Nixon, who has had ample time to ponder these issues in 20 years of waiting outside the club’s gates, has a “love-hate thing” with the queue.
“I’ve been to other tennis tournaments in Europe and in Indian Wells, and as an ordinary person I could go online with my ordinary phone and book tickets with my ordinary bank account,” she said. “It was much easier to do that. You’ve got to work for your Wimbledon tickets, so in a way, it’s kind of like, actually are they really that progressive and inclusive? Or are they making the little people work hard for the crumbs they are going to get, which is a measly 1,500 tickets out of how many thousands available for the main courts?”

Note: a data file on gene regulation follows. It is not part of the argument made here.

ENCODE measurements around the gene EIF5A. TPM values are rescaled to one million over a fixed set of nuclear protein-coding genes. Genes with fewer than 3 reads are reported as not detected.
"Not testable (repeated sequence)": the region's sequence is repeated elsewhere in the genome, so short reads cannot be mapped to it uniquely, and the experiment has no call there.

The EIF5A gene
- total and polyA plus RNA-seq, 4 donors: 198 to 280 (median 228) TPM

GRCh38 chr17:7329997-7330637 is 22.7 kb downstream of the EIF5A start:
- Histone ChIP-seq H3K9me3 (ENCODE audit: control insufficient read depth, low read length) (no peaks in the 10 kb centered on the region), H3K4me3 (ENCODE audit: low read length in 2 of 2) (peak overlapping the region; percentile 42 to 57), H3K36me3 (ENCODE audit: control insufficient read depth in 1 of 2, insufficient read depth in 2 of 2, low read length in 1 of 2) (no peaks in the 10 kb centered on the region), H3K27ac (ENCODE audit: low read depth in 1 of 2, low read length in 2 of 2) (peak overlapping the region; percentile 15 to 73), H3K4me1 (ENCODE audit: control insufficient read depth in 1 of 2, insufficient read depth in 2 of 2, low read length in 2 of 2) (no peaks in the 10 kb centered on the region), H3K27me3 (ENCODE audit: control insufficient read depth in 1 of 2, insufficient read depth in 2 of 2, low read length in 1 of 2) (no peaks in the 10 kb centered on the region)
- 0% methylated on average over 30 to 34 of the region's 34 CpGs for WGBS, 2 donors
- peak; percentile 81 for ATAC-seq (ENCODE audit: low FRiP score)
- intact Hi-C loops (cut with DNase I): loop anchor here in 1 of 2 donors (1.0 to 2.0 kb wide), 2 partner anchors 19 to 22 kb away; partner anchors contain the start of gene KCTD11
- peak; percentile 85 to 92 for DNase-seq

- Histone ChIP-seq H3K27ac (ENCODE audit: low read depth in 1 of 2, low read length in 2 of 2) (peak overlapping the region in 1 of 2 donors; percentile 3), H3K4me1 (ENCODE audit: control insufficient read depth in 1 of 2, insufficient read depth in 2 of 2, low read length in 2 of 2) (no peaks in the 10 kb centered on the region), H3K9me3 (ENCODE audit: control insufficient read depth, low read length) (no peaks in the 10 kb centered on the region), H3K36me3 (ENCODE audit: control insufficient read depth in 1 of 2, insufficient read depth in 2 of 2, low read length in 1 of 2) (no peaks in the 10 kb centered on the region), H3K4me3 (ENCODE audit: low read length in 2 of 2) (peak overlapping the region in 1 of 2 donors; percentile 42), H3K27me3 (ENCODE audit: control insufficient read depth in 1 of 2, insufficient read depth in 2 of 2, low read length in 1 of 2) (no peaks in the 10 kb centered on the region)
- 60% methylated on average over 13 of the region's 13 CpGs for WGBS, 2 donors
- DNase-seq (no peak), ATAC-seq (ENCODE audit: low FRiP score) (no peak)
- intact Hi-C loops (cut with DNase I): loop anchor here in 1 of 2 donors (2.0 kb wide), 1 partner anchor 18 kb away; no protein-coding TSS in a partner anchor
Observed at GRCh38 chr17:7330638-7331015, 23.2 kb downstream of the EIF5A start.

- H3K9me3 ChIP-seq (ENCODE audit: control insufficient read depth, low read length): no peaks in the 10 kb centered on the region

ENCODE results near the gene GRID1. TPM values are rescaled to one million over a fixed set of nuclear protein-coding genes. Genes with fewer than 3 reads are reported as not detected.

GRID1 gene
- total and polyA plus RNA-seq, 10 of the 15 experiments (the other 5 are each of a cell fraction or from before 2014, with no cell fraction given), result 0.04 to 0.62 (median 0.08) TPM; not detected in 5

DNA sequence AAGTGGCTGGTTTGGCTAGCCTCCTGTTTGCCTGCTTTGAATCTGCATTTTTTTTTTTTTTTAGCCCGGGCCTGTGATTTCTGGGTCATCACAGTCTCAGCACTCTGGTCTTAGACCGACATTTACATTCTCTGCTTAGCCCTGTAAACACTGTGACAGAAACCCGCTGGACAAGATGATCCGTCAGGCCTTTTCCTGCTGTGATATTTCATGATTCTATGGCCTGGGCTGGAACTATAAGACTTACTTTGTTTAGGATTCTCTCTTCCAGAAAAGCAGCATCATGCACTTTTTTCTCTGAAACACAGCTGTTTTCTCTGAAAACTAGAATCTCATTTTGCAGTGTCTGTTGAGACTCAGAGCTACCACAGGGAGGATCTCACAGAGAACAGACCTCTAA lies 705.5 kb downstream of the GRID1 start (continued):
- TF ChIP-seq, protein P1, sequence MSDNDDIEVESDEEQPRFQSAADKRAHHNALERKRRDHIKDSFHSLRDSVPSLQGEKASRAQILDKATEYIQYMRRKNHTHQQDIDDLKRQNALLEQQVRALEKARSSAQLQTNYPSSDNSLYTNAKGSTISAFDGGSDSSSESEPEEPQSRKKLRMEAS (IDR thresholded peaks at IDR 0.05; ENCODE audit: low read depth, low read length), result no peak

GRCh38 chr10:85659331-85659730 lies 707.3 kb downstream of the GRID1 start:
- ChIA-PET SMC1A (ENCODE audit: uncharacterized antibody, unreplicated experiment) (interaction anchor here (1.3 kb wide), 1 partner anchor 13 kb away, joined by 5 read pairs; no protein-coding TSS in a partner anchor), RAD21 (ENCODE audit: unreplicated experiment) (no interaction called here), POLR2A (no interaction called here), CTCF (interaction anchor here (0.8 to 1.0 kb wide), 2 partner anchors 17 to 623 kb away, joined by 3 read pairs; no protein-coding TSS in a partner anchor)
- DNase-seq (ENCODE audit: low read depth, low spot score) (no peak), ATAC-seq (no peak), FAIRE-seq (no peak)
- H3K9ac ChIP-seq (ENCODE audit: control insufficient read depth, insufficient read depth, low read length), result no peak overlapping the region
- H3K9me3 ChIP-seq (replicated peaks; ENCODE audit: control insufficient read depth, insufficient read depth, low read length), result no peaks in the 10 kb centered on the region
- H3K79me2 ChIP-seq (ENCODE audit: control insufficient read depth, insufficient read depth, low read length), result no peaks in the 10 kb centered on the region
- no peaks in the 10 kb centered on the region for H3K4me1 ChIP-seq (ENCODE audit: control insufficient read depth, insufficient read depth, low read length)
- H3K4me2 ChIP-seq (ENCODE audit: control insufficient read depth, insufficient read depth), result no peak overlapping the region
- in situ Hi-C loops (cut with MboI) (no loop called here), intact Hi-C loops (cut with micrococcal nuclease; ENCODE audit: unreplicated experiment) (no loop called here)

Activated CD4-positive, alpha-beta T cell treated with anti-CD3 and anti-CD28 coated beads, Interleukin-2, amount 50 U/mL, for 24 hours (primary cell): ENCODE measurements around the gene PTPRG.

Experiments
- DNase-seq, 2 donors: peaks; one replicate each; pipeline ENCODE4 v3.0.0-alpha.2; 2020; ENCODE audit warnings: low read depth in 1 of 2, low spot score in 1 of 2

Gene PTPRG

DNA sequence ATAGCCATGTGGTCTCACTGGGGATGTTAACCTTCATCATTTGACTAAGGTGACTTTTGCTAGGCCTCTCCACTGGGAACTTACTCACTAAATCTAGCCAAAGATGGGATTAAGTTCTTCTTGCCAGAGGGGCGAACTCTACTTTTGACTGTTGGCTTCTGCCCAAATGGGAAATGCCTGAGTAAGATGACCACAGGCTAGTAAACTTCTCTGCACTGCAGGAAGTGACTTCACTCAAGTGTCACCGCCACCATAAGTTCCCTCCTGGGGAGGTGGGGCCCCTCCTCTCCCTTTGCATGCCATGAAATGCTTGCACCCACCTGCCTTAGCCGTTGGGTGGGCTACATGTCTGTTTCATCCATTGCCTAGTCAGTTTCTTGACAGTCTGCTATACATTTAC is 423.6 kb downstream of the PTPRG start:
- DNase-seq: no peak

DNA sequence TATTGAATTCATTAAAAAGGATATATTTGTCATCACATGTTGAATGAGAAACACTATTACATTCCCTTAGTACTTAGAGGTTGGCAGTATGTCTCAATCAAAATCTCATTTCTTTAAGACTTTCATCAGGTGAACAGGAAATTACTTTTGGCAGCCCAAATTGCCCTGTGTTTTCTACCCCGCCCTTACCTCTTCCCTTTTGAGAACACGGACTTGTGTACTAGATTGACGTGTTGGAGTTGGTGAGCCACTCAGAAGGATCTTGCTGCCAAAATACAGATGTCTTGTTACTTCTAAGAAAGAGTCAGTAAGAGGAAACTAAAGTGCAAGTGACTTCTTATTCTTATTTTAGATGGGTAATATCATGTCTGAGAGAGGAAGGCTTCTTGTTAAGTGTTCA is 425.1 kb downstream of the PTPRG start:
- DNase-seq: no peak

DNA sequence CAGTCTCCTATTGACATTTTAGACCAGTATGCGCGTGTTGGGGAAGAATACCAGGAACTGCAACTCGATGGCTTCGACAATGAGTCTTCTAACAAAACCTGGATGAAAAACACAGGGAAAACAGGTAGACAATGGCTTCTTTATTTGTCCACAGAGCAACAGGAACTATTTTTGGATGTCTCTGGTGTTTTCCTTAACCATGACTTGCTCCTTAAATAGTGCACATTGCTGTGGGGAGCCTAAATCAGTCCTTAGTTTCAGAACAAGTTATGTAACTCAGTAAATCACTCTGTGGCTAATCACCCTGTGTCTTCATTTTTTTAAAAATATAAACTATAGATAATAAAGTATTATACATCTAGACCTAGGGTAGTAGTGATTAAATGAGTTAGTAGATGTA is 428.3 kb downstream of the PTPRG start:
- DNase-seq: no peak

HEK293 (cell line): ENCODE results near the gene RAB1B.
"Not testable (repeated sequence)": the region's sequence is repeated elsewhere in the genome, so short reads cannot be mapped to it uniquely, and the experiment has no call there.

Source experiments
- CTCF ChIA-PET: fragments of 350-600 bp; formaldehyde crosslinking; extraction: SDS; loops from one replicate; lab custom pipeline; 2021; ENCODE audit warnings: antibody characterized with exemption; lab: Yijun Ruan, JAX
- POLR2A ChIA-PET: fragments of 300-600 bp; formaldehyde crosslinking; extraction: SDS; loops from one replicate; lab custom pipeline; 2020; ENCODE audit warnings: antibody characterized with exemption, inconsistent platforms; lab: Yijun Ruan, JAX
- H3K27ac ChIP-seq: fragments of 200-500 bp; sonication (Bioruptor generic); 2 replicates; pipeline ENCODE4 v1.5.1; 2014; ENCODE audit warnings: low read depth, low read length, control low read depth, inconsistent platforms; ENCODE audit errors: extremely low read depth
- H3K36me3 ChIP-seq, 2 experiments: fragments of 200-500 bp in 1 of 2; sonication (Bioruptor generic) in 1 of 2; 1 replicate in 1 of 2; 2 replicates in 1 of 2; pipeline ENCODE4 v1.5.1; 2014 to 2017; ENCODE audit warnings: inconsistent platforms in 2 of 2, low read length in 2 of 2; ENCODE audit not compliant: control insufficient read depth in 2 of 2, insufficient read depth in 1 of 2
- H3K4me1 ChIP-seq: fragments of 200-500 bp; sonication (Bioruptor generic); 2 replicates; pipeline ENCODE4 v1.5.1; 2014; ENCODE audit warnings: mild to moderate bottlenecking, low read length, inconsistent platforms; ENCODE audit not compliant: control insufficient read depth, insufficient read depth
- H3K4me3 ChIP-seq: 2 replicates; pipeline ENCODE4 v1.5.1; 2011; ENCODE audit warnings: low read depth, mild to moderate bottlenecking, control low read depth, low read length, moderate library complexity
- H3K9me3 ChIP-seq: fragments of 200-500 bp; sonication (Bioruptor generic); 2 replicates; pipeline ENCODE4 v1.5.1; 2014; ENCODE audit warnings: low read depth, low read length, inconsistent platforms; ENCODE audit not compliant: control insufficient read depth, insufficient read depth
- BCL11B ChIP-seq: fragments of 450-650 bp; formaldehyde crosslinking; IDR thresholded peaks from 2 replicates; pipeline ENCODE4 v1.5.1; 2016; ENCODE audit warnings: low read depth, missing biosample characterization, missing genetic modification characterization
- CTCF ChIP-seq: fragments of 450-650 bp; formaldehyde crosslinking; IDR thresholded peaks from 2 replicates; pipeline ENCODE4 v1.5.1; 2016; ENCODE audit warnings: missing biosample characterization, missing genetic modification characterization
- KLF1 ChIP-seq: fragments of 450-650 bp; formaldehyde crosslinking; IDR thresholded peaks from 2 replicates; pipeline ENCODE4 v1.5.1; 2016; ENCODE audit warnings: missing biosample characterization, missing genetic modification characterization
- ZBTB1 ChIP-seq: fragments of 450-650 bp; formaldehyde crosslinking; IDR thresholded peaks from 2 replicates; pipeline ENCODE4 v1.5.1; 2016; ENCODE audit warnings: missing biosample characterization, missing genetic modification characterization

The All England Club, which conducts an annual ticket lottery and also has season-ticket holders, has a daily capacity of around 42,000. It reserves about 500 seats each on Centre Court, No. 1 Court and No. 2 Court for those in the queue, who pay face value for tickets. The Centre Court and No. 1 Court seats are down low, near the action.